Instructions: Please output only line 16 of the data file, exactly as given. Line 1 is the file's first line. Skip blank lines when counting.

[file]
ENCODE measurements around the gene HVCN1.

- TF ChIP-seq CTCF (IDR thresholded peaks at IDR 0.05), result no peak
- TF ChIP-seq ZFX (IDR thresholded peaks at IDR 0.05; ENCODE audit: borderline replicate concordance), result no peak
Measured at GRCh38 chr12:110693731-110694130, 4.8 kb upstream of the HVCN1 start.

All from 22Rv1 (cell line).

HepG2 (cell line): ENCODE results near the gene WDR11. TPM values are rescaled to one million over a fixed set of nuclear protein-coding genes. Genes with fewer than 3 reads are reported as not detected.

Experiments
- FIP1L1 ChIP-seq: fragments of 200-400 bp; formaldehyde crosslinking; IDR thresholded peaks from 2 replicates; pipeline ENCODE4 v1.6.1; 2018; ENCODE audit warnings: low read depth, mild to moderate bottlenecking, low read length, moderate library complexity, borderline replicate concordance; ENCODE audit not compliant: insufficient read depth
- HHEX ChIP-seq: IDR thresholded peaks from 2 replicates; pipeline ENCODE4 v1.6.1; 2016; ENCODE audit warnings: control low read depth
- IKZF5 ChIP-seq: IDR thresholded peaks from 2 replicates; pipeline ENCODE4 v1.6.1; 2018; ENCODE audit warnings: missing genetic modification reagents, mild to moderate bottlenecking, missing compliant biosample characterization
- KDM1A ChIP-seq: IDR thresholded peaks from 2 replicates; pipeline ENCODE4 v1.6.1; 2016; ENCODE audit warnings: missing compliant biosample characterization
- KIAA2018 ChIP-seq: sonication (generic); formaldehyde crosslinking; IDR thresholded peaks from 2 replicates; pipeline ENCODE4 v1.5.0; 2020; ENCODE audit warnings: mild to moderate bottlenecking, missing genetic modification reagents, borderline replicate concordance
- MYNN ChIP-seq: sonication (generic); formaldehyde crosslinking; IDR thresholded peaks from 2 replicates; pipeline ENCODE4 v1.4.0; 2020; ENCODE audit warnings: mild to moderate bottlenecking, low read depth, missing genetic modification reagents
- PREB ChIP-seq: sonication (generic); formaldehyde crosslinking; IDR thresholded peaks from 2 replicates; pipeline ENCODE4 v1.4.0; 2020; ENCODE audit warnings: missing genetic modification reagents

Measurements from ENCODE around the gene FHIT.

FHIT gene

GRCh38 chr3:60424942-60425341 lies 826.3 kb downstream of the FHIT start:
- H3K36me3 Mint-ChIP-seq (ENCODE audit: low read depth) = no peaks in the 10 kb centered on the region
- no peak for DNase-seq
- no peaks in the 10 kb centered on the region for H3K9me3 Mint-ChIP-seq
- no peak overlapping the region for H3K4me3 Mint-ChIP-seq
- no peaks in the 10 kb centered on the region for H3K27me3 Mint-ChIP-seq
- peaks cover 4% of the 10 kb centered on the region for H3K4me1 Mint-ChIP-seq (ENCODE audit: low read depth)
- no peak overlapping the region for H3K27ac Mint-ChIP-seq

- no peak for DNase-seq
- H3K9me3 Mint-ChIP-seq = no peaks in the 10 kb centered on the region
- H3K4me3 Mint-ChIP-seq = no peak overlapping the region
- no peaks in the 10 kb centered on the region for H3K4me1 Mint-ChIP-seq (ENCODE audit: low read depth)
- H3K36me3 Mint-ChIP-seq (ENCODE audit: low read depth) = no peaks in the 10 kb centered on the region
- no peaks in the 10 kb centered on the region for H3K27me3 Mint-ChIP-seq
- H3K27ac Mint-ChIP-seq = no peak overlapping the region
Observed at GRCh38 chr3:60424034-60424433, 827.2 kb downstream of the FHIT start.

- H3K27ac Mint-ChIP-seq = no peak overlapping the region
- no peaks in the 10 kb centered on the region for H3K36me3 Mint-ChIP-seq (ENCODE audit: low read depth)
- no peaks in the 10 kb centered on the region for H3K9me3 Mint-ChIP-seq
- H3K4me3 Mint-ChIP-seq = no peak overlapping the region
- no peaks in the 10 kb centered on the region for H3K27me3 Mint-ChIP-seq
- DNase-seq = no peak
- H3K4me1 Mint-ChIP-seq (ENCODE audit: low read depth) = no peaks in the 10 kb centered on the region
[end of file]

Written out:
FHIT gene